1:18 pm House Syria resolution in doubt? Representative Ilena Ros-Lehtinen, a Republican from Florida, informed Kerry of a “rumor” that the House won’t hold a vote on a Syria resolution. Kerry said hasn’t heard that, and it seems quite unlikely—there will almost certainly at least be a vote—but having one of the top foreign policy Republicans in the House float that possibility is not a good sign for proponents of intervention.

1:32 pm General Dempsey won’t rule out escalation. Representative Gregory Meeks asked pointed questions about the risk of further entanglement in Syria. General Dempsey’s response was honest, but not particularly reassuring. “What we’re talking about here is not [a longer engagement]. That’s not to say that I discount the risk of escalation, which I never discount, but I can tell you we’ve mitigated it to as low as possible.”

2:41 pm Hearing grinds towards uselessness. The House hearing is beginning to drag, re-covering old ground and with members delving into theatrics. Representative Jeff Duncan self-caricatured a Tea Partier by holding up a picture of someone killed in Benghazi. He drew a sharp rebuke from Kerry. “We’re talking about people being killed by gas, and you want to sit here and talk about Benghazi and Fast and Furious.”

2:46 pm A dollar figure (sort of) for intervention. Hagel was asked about the cost of US military intervention in Syria, as outlined by the administration. He said “it would be in the tens of millions of dollars.”

2:49 pm Cantor promises House vote. An aide to the House majority leader told CBS News that Ros-Lehtinen is wrong, and “We are planning on having a debate and a vote in the House.”

3:05 pm Grayson questions administration’s evidence of regime culpability. Representative Alan Grayson pointedly asked Hagel if he would agree to declassify intercepted communications between Syrian commanders, in redacted form. The administration has already said it will not declassify these documents, which allegedly show commanders talking about a chemical attack. But Grayson referenced media reports suggesting the communications actually reflect surprise among the commanders—making him the first member to openly question the administration’s evidence during these hearings.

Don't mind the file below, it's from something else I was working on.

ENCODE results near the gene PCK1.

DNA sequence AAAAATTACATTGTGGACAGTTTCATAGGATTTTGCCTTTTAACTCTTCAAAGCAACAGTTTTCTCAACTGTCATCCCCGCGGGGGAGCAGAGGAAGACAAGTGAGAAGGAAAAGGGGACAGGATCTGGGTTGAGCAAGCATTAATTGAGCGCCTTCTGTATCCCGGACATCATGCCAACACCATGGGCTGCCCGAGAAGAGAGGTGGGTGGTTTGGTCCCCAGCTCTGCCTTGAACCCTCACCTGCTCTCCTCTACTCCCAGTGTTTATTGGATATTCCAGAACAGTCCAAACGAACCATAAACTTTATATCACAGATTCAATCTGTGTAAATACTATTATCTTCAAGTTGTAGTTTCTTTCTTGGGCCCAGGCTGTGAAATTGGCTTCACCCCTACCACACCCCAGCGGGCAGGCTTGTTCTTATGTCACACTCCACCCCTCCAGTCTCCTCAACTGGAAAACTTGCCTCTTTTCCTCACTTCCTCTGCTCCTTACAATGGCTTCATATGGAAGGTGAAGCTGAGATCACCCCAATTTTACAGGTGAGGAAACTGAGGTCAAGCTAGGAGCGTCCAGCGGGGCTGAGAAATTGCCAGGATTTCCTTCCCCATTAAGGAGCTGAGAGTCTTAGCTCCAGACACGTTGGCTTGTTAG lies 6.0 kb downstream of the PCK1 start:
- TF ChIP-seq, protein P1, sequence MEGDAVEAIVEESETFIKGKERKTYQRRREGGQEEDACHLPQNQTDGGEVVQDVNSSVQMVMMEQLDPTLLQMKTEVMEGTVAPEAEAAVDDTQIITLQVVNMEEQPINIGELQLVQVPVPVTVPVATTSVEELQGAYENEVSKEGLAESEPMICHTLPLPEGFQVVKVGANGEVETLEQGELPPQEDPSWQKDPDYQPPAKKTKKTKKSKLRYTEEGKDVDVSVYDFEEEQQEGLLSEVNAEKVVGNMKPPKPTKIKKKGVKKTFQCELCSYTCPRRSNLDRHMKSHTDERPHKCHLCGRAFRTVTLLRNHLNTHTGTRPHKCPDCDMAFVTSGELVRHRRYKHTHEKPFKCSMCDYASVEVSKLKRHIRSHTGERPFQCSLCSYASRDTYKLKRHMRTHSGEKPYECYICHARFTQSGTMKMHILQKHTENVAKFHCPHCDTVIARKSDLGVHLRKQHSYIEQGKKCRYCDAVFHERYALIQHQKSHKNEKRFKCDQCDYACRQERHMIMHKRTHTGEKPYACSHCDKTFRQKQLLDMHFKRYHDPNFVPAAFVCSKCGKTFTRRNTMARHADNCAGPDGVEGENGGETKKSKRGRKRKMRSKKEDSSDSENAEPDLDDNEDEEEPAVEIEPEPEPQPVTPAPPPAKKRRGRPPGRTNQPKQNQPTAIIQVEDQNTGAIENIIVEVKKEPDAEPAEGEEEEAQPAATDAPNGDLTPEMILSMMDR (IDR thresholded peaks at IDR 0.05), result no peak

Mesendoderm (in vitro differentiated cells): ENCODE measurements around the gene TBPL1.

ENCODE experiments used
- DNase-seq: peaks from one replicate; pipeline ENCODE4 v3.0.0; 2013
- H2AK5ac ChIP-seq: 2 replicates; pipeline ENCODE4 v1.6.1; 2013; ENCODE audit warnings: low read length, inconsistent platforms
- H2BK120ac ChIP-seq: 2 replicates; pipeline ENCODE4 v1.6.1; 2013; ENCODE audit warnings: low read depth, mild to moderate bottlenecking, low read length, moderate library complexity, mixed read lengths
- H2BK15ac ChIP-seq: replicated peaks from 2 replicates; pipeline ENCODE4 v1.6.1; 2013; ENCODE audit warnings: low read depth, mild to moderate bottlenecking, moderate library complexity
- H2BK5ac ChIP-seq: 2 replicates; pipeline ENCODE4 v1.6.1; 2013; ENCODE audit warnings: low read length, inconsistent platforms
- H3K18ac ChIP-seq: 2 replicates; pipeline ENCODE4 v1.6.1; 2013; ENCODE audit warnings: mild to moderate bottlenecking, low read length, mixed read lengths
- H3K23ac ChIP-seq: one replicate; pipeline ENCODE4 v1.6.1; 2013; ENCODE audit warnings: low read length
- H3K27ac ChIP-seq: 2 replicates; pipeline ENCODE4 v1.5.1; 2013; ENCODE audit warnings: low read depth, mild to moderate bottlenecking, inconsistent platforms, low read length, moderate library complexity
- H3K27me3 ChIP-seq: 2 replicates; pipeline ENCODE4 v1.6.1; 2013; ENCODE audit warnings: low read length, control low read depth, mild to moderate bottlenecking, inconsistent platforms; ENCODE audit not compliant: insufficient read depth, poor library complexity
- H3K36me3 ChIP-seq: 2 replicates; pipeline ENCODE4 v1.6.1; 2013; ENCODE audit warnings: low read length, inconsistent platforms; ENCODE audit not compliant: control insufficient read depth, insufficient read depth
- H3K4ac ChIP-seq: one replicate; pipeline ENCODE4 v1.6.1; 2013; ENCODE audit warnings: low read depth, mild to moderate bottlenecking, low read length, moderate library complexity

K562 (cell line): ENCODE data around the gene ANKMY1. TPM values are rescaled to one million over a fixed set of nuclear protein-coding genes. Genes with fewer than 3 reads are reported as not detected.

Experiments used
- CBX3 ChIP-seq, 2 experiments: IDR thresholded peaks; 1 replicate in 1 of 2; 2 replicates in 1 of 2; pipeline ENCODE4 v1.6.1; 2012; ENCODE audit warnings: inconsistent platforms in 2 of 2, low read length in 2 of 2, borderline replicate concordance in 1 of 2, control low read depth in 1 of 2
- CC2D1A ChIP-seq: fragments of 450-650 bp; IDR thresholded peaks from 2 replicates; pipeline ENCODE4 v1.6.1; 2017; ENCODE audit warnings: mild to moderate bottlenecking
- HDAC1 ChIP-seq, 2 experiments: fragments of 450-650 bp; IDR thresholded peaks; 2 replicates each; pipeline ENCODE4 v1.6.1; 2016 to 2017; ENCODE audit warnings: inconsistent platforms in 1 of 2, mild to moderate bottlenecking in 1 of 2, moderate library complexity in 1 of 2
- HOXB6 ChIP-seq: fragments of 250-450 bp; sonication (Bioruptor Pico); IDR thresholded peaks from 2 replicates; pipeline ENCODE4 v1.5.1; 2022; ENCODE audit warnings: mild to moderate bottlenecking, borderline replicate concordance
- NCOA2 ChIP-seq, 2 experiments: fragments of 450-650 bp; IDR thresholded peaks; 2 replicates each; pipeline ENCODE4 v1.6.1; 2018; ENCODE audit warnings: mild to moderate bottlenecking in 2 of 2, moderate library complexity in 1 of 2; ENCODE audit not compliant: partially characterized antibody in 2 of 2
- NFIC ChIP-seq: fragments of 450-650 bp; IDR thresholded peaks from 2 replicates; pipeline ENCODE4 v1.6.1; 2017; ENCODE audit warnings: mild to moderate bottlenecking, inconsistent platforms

Grayson kept pushing Hagel to declassify the documents, but Hagel declined, and said he had “no idea” what Grayson was referring to, and said only he’d have to “go back and look” at the intelligence.

3:28 pm Senate panel approves intervention. The Senate Foreign Relations Committee, following yesterday’s debate, has approved a resolution to intervene militarily in Syria. The measure allows ninety days of intervention, with a prohibition on any ground troops. The vote was 10-7-1, with new Senator Ed Markey voting “present.” The full Senate will now consider the resolution early next week.

4:22 pm Hearing over, vote uncertain. After over four hours of discussion, the House debate has ended. The administration is likely pleased with how it went; opponents of intervention were somewhat muted, and no solid blows against the administration’s case were landed. But that doesn’t reflect the very tough vote coming up in the House, where at last count only forty-three members were likely to approve intervention.

Why did The New York Times cut its reference to AIPAC lobbying in its Syria coverage?